We also find it astonishing that any government would think it reasonable to propose to send steady streams of ships laden with Alberta bitumen from the proposed Northern Gateway Pipeline through these waters.  As so many observers who know the area and these seas have noted, it is not a question of if, but when disaster would strike once tankers began to export bitumen in these waters.  After 24 years, Prince William Sound in Alaska still has not recovered from the Exxon-Valdez disaster.  It is no surprise that a significant majority of British Columbians are opposed to the Northern Gateway pipeline project.  They don’t want to risk damaging one of their most important natural resources, the health and beauty of the Inside Passage.  And as reports by the Coastal First Nations have made clear, a tanker spill would have many negative environmental and economic impacts on the waterways and lands of which they are the stewards.  This is why they have joined together to mount numerous legal challenges and an anti-oil tanker campaign.  Having traversed these waters, we stand firmly with them.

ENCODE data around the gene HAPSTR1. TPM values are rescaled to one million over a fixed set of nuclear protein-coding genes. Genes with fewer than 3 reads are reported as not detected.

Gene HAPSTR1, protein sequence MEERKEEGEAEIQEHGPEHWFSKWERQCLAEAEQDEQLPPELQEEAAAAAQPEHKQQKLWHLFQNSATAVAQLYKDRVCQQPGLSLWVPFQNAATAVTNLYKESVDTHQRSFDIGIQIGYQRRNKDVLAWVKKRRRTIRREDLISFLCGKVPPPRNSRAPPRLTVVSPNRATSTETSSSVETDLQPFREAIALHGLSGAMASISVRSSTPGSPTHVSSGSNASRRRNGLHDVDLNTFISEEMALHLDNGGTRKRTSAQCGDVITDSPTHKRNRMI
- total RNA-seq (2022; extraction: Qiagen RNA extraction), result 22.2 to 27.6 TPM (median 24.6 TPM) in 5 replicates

CCGS Gordon Reid

CCGS Gordon Reid in Coughlan Anchorage

The next morning we hailed nearby Coast Guard vessel, the Gordon Reid, which had also anchored in Coughlan Anchorage.  We were trying to understand how to time the tides in Grenville Channel.  Apparently, they split in the middle: the flood runs north from the bottom of the channel and south from the top.  The tidal flows apparently meet somewhere around Klewnuggit Inlet, although we were told that that point could vary.  According to our calculations, it looked as if we should wait out the morning until the tide began to flood north, then stop overnight in the middle of the Channel, in order to ride the ebb north the next day. We wanted to know if this made sense.